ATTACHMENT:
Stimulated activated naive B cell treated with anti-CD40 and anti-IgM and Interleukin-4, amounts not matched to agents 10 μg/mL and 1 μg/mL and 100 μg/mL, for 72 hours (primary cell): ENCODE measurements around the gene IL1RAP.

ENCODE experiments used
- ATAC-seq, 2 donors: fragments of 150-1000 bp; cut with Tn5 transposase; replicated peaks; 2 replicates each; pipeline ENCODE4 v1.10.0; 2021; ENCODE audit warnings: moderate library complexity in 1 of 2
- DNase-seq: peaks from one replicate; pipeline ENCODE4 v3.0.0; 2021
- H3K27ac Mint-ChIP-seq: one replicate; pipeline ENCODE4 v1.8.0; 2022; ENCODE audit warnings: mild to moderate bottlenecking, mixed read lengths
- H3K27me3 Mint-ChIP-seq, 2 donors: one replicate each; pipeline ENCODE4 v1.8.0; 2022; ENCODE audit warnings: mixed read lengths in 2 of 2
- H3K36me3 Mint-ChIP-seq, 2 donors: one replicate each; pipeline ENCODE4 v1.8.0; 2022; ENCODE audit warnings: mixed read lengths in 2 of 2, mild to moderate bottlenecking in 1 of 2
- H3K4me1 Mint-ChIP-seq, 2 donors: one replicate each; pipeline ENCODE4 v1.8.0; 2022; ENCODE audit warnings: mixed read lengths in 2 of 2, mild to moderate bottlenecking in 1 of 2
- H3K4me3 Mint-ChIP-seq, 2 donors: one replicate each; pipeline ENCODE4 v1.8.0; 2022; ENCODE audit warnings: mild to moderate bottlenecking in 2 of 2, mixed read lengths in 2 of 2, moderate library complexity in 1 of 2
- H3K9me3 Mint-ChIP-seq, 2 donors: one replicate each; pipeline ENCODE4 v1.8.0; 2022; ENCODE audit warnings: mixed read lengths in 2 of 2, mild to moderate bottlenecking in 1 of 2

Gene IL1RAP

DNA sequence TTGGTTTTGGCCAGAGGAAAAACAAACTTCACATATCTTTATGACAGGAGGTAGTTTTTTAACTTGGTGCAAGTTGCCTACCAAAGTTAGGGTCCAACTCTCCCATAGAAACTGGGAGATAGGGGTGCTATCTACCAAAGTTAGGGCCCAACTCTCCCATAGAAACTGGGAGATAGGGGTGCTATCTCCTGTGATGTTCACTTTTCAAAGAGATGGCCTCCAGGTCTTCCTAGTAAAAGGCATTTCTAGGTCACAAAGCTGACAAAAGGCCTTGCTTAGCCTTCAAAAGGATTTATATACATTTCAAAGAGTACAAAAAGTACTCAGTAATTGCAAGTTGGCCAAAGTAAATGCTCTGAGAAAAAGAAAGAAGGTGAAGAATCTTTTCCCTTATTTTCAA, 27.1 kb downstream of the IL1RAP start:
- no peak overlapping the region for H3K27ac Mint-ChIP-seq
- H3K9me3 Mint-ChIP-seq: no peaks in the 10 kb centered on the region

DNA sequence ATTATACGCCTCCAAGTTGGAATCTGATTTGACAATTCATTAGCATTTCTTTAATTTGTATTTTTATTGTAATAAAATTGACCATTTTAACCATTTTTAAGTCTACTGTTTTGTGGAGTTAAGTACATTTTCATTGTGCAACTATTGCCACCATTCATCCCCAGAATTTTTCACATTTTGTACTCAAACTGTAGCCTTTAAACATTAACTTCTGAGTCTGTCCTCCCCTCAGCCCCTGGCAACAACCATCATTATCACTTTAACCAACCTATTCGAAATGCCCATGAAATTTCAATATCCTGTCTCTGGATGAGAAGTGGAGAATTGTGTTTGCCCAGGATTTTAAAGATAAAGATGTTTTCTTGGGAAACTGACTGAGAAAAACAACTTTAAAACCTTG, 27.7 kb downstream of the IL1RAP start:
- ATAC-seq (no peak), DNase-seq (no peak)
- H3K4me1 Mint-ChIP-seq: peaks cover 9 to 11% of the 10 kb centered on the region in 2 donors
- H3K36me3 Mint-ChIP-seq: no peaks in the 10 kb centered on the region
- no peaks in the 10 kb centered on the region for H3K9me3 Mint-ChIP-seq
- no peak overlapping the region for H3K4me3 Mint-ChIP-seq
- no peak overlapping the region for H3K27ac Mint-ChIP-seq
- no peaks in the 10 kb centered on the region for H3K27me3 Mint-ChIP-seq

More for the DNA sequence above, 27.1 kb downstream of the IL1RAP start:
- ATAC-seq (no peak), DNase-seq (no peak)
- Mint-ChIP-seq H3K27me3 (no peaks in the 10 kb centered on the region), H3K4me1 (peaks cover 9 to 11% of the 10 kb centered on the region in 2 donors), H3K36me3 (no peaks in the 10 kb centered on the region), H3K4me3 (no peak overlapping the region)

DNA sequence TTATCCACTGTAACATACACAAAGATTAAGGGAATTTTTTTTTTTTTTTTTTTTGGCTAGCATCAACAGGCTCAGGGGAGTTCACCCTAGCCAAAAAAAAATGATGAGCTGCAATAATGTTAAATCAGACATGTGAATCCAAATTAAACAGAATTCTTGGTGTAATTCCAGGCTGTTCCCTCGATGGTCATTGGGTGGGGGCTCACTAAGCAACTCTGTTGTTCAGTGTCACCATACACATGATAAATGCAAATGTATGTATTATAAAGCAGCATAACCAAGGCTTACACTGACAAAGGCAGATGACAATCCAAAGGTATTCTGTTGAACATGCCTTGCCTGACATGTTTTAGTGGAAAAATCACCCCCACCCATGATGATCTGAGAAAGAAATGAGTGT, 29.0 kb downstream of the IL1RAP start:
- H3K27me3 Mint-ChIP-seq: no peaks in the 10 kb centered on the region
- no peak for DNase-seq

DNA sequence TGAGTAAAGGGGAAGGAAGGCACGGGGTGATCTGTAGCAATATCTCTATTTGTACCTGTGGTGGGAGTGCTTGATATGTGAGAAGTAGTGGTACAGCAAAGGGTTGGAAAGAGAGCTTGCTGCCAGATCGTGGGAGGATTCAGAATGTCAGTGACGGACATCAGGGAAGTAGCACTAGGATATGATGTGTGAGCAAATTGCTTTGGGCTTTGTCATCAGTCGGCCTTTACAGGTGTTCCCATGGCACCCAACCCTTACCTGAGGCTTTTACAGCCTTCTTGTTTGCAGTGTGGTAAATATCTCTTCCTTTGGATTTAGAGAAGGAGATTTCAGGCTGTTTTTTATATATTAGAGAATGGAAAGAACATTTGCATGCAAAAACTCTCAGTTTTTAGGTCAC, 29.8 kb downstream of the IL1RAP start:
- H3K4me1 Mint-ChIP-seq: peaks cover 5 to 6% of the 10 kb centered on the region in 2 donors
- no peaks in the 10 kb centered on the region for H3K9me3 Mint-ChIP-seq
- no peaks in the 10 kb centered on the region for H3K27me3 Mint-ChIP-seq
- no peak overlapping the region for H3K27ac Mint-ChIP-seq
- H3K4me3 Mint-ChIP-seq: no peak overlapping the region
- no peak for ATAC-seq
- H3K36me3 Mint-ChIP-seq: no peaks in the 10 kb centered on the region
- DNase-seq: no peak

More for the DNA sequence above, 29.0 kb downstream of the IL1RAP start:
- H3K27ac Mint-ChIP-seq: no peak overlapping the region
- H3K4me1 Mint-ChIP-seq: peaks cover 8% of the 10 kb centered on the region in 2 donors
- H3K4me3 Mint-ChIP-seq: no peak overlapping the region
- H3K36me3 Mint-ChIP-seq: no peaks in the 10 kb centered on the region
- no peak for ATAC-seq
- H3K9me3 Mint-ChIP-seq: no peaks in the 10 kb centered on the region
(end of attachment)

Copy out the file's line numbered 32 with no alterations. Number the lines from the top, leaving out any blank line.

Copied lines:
- no peaks in the 10 kb centered on the region for H3K27me3 Mint-ChIP-seq